Assisted living residents need significant assistance. In most cases, Medicaid funding for assisted living is only available for persons whose care needs would qualify them for admission to a nursing home. As found by the GAO, 94% of the programs cover assisted living services for persons who need extensive assistance to dress, bathe, eat, or use the toilet.
Contrary to what would be expected for such high need residents, many states do not require any nurse staffing in assisted living facilities. The care is provided primarily by direct care workers whose caregiving education may consist solely of an initial training of 15 to 30 hours, and continuing education of 10 or so hours annually, leaving thousands of residents at risk.
The GAO’s findings are consistent with what Justice in Aging attorneys have seen across the country in working with older Americans and their advocates. Federal legislation is needed to ensure that low-income people reliant on Medicaid receive the care and assistance that they need. Congress should set meaningful care standards, with penalties adequate to ensure compliance and to protect the rights of older Americans who rely on assisted living.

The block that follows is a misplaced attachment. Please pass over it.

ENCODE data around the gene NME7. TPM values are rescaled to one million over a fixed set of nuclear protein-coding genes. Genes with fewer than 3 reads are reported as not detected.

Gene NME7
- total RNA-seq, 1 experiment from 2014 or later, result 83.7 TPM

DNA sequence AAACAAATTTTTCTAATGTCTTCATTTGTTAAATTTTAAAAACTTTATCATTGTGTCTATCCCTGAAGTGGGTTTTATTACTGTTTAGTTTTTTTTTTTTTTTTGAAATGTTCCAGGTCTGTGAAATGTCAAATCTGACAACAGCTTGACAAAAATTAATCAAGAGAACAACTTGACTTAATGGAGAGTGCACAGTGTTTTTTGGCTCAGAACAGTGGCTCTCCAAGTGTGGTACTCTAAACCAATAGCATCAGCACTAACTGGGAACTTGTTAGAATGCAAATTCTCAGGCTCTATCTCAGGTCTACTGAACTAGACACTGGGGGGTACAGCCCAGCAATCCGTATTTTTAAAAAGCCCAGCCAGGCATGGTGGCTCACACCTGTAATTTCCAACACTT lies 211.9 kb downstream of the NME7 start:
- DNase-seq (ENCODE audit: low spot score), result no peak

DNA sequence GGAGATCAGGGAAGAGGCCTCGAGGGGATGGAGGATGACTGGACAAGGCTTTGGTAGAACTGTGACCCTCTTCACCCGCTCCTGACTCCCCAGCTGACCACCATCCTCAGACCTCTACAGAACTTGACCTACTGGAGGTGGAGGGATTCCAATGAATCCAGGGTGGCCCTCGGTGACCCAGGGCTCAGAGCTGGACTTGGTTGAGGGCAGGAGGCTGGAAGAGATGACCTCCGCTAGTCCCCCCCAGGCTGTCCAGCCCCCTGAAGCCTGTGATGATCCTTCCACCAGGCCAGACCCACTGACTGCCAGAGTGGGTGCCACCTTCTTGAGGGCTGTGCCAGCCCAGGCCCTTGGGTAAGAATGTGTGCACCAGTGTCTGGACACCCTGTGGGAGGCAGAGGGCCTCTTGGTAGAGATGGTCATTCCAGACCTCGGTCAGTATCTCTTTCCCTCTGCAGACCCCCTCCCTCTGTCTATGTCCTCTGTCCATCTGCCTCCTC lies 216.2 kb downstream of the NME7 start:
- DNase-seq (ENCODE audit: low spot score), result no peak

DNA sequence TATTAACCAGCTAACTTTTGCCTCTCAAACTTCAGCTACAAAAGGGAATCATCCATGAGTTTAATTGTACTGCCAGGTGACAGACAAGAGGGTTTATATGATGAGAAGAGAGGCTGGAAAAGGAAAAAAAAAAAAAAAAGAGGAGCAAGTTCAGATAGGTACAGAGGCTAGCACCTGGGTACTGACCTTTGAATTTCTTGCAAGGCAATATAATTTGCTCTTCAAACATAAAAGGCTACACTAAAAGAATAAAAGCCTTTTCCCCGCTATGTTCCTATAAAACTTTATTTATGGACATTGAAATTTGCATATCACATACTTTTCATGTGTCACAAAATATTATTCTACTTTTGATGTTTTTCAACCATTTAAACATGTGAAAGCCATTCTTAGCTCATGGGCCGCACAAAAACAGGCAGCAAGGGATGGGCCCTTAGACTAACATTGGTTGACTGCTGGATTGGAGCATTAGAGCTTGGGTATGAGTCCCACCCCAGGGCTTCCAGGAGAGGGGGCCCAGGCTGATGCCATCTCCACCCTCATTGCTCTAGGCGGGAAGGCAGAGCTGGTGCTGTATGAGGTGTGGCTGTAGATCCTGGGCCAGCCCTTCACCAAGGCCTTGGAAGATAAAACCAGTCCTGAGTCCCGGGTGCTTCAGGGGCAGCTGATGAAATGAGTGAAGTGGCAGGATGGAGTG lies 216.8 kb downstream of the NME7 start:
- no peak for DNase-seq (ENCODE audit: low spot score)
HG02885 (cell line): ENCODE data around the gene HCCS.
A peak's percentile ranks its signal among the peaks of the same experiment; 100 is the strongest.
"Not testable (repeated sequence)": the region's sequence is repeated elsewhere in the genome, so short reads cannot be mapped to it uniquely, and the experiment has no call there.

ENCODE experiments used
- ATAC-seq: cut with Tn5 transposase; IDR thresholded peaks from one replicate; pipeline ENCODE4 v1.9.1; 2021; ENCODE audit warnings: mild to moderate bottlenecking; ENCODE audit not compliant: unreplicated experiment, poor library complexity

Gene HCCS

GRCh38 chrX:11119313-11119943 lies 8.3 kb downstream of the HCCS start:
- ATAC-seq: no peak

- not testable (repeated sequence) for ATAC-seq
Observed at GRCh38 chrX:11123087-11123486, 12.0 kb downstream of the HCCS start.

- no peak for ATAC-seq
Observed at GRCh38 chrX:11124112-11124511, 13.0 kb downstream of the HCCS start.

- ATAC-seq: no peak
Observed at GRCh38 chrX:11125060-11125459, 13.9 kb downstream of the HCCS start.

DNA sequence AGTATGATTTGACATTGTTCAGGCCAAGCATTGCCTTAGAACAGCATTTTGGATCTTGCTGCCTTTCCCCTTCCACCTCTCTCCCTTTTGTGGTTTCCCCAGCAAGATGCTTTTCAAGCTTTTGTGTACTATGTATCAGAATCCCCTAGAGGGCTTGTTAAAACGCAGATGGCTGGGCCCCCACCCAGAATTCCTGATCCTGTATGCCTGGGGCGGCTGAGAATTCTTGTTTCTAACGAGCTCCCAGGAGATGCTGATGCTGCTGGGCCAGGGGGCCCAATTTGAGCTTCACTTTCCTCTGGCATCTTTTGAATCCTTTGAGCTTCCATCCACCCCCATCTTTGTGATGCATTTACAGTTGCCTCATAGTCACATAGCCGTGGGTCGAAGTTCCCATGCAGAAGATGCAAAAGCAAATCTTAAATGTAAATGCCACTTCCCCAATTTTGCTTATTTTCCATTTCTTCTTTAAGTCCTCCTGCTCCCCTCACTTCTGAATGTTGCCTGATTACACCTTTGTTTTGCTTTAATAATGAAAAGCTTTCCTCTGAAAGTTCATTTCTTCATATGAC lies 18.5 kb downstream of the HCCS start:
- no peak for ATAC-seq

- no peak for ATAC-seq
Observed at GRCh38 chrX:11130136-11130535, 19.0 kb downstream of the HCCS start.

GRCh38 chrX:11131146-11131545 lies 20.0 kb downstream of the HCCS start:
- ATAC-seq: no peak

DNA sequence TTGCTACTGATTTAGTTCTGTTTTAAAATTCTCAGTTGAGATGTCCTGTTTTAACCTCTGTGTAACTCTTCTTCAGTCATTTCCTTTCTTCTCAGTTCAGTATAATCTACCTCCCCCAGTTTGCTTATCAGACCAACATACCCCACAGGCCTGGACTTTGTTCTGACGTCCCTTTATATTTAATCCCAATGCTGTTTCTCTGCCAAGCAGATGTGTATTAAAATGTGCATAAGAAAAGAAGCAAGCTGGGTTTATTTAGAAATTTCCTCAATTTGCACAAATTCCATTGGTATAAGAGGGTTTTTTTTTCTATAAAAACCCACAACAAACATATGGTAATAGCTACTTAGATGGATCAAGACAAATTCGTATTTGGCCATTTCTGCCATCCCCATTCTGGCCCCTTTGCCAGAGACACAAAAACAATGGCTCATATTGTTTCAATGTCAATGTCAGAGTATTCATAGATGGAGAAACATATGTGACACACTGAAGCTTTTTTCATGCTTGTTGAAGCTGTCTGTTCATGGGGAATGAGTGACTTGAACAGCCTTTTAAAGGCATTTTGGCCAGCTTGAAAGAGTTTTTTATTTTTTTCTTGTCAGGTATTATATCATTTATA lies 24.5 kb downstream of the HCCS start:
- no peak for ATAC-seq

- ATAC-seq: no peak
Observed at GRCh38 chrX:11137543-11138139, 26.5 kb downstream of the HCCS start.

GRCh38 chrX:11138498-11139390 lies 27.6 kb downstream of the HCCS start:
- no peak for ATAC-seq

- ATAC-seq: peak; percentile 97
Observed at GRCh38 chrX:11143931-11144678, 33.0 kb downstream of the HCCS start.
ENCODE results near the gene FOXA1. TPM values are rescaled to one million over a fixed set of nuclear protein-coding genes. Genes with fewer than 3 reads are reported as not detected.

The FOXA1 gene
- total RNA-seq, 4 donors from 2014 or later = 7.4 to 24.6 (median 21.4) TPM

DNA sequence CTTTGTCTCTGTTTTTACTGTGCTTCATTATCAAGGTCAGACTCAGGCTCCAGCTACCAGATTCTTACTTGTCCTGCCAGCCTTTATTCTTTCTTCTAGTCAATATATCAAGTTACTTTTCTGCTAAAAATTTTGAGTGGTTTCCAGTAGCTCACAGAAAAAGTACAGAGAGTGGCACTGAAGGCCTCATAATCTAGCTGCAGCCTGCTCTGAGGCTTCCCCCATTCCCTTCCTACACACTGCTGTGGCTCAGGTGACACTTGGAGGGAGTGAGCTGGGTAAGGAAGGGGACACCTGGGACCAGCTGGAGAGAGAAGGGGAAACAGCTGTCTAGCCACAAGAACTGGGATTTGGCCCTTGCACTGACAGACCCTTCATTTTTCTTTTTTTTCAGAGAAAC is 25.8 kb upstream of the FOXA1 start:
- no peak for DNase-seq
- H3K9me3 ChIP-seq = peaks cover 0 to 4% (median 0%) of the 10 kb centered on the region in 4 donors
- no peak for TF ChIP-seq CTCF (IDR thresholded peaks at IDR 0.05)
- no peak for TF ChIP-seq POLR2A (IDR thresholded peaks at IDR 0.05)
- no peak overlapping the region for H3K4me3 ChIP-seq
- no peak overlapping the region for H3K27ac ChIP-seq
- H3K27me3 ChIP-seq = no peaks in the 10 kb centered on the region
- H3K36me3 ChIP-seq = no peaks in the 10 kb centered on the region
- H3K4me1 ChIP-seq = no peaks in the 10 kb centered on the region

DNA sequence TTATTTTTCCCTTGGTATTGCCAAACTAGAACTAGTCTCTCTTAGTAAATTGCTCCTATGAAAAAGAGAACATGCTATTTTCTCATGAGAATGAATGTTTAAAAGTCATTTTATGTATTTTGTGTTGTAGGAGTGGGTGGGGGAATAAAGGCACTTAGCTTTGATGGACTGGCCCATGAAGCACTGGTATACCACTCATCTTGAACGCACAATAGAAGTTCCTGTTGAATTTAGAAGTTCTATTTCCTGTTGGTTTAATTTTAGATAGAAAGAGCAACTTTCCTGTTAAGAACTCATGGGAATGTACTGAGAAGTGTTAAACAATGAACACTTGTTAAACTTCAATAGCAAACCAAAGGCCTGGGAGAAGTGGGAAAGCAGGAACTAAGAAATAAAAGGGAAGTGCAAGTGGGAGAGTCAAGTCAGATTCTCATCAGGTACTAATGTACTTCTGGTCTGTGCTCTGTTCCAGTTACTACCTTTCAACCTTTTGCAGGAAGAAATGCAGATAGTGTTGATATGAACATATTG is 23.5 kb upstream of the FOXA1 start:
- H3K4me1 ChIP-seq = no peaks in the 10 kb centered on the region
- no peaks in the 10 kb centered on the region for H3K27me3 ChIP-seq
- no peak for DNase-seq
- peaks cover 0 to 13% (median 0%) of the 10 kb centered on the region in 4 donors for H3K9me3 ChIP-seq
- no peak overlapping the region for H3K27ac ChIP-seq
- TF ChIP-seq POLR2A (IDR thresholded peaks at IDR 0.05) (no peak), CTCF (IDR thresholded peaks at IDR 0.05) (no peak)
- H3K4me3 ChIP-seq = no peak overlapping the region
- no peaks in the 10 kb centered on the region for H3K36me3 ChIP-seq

Justice in Aging is a national non-profit legal advocacy organization that fights senior poverty through law. Formerly the National Senior Citizens Law Center, since 1972 we’ve worked for access to affordable health care and economic security for older adults with limited resources, focusing especially on populations that have traditionally lacked legal protection such as women, people of color, LGBT individuals, and people with limited English proficiency. Through targeted advocacy, litigation, and the trainings and resources we provide to local advocates, we ensure access to the social safety net programs that poor seniors depend on, including Medicare, Medicaid, Social Security, and Supplemental Security Income (SSI). For more information, visit our website at www.justiceinaging.org.